Undergraduate programmes are no longer offered at Michigan State University's Dubai campus. Image Credit: Gulf News archives

Michigan State University Dubai (MSUD) has seemingly fulfilled its promise to look after its students affected by closure of the university's undergraduate programmes, announced in early July.

Dr Harold Sollenberger, Acting Interim Director of MSUD, said most of the 85 undergraduate students enrolled at MSUD and the dozen that had made deposits for the coming academic year, have transferred to the main campus in East Lansing. The closure of its undergraduate programmes has left MSUD offering only a Masters programme in Labour and Industrial Relations.

"A large number of students are going to the US," said Sollenberger. "The numbers for students enrolled at MSUD last year and the admitted students who will accept our offer to transfer to East Lansing, is in the mid-40s, and they will go this fall."

Number crunching

Sollenberger said at least another 10 students will get to East Lansing in the spring, but in the meantime will be taking online courses with the university.

He added that just above 20 students will continue their studies in the UAE by transferring to other American and international universities in Dubai.

Dr Lance De Masi, President of the American University in Dubai (AUD) confirmed that five MSUD transfer students have enquired about joining AUD for the coming academic year. "Our tuition fees are slightly higher than MSUD's, so to facilitate the transfer we've offered students scholarships with a 50 per cent tuition fee reduction in their first year," said De Masi.

Ali Shuhaimy, Vice Chancellor of Enrolment Management at the American University of Sharjah (AUS) said the institution has received over 20 student enquiries about MSUD transfers. "We've admitted six students so far and rejected two who didn't meet our admissions requirements," he said.

Sollenberger said the closure occurred due to a fundamental lack of sufficient students. "I have been personally working very hard since the announcement to help the students and we've been in direct contact with about 70 of the 85 affected students by telephone or e-mail," he said.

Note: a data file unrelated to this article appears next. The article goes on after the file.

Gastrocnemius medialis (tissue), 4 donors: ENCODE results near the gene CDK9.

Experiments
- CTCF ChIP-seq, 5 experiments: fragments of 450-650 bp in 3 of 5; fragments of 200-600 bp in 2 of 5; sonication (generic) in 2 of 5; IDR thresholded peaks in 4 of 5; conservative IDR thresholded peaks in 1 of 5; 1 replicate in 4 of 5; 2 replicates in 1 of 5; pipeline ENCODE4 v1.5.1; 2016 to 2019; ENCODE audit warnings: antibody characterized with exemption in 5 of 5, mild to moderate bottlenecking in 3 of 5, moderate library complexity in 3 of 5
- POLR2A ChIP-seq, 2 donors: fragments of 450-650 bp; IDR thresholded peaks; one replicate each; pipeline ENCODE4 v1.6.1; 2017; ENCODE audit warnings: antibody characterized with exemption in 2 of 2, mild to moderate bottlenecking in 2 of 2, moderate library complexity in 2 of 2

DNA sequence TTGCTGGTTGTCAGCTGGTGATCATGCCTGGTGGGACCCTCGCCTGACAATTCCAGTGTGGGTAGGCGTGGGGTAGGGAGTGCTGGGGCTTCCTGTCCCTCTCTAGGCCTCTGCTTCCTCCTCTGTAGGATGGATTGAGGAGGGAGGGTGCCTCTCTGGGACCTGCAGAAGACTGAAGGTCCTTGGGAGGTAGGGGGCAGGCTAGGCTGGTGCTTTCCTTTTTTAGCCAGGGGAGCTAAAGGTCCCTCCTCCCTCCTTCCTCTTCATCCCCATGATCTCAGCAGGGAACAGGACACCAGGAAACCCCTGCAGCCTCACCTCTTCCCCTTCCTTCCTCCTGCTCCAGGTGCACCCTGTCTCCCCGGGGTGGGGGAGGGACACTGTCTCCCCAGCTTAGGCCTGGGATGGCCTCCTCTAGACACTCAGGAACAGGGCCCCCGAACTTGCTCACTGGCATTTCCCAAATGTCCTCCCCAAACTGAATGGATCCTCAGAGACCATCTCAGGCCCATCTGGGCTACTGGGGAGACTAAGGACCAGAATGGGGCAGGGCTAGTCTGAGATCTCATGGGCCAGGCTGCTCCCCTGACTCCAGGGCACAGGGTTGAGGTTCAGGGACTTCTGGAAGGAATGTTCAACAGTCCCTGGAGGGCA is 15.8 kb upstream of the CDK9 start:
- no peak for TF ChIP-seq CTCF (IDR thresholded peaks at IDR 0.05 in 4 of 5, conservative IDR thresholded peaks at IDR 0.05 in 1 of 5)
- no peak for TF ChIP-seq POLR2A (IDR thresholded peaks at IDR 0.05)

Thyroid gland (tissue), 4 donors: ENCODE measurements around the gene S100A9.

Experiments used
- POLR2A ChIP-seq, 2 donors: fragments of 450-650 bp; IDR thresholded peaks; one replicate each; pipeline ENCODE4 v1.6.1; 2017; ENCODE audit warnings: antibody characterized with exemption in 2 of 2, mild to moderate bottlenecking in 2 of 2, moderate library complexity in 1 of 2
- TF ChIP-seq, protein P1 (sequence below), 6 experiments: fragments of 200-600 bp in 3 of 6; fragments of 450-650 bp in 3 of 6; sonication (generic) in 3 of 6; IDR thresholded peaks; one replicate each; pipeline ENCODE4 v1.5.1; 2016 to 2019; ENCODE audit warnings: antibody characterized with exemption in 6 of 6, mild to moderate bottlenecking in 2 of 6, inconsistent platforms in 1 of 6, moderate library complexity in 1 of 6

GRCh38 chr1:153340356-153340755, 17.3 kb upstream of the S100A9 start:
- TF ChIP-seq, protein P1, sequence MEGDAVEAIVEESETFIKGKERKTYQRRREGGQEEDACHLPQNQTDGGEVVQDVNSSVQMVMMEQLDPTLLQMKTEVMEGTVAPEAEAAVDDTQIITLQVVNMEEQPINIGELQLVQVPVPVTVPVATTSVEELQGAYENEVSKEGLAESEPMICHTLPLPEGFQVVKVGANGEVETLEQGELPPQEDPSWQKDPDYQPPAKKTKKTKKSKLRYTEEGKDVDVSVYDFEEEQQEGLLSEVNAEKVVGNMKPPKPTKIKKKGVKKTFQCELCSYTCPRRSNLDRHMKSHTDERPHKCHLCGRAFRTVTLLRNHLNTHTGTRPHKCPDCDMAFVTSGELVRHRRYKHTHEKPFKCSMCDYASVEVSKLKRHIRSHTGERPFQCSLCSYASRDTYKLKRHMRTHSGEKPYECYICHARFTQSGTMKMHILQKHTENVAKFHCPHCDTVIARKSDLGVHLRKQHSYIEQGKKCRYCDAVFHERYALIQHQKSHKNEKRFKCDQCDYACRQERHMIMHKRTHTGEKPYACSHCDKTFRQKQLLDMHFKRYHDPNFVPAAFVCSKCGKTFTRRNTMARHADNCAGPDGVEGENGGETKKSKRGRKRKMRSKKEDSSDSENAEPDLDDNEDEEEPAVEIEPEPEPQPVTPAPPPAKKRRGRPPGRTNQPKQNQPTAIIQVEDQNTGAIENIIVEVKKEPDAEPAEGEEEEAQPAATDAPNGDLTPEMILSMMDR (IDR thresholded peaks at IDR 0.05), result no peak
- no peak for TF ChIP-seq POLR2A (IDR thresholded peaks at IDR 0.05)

Jeffrey Riedinger, Dean of International Studies Programmes, assured MSUD students, upon announcement of the programme closures, that those who transferred to the home campus would still be charged reduced MSUD fees. Students were also promised a round trip air fare for each academic year along with housing provisions.

Of the seven faculty members let go due to the closure, all have been placed said Sollenberger, mainly with the Rochester Institute of Technology (RIT) in Dubai's Silicon Oasis. "Some [faculty members] chose to leave the country and do other things but former faculty members which stayed have all been placed," said Sollenberger.

However, a former faculty member feels the students were accommodated more than the staff but holds no hard feelings. "They really accommodated students more than the faculty with all they offered them," said Dr Boutheina Tlili, former MSUD faculty member and Associate professor of engineering at RIT.

"They've tried to take care of everybody up until now, so it's not the case that MSUD closed and neglected everybody," said Tlili. "I'm not mad that I didn't have a job for a while, I'm just sad that MSUD didn't make it, because the reason I joined initially was because I studied at MSU," she added.


Tamara Abdul Hadi, 20, who was a business student at MSUD and has now successfully transferred to AUS to study finance, said rumours of closure had been circulating on campus since April 2010, sparked by MSUD's former Dean Brendan Mullen's family move back to the East Lansing campus.

"Rumours had been circulating on BlackBerry Messenger since April, but we [the students] officially found out the morning the article ran in the papers," said Abdul Hadi. "At the time senior administration people assured us that they wouldn't leave us stranded and even the Dean reassured us at an award ceremony that MSUD wasn't closing down," she added. "So when it actually happened I felt like they'd cheated all of us and snuck out, How could they know for all that time and not tell us?"

"We [staff and faculty members] didn't hear any rumours," said Tlili. "Although, an e-mail was sent to us before it came out in the media," she added. Sollenberger said there were rumours circulating but there was no truth to them, "In all honesty I knew of no decision, prior to a day or two, before the public announcement that we were going to close."